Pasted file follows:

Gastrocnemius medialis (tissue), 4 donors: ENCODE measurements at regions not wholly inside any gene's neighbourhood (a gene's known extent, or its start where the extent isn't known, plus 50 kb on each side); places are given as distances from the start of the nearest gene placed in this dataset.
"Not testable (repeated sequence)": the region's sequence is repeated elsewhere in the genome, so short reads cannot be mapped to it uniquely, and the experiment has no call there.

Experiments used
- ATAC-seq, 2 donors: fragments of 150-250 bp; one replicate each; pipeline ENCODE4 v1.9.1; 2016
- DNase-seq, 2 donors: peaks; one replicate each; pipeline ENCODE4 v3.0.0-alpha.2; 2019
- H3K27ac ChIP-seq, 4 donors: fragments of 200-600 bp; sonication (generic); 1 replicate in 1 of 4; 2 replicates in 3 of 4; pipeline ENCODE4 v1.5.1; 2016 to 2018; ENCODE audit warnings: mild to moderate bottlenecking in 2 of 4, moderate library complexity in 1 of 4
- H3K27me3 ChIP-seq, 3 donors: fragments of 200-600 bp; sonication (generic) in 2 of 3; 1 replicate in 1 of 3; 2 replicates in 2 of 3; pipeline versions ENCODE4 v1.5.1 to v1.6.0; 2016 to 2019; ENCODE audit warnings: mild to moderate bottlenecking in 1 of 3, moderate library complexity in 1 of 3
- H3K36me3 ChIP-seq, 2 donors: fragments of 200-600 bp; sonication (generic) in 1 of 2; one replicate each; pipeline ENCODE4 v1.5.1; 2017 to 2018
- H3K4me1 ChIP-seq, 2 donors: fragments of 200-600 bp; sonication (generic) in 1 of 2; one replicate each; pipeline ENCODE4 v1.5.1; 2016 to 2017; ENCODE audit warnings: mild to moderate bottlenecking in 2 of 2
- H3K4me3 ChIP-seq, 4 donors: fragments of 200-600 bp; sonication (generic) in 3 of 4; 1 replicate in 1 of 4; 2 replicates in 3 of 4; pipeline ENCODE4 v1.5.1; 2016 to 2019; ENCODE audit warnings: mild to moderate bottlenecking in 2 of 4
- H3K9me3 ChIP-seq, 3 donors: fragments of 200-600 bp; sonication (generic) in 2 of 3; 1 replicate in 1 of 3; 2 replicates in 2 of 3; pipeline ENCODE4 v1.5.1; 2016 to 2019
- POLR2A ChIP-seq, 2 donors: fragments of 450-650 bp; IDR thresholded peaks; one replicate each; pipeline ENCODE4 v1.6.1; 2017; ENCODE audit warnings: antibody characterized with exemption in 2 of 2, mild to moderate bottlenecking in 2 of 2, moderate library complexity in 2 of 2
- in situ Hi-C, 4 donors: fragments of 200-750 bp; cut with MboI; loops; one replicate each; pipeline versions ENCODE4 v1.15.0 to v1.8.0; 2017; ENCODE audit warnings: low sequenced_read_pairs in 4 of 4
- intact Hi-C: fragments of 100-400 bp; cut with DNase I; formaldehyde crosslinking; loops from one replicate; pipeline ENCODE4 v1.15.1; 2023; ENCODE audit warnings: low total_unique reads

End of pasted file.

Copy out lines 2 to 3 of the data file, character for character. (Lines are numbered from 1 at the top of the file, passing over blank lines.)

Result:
"Not testable (repeated sequence)": the region's sequence is repeated elsewhere in the genome, so short reads cannot be mapped to it uniquely, and the experiment has no call there.

Experiments used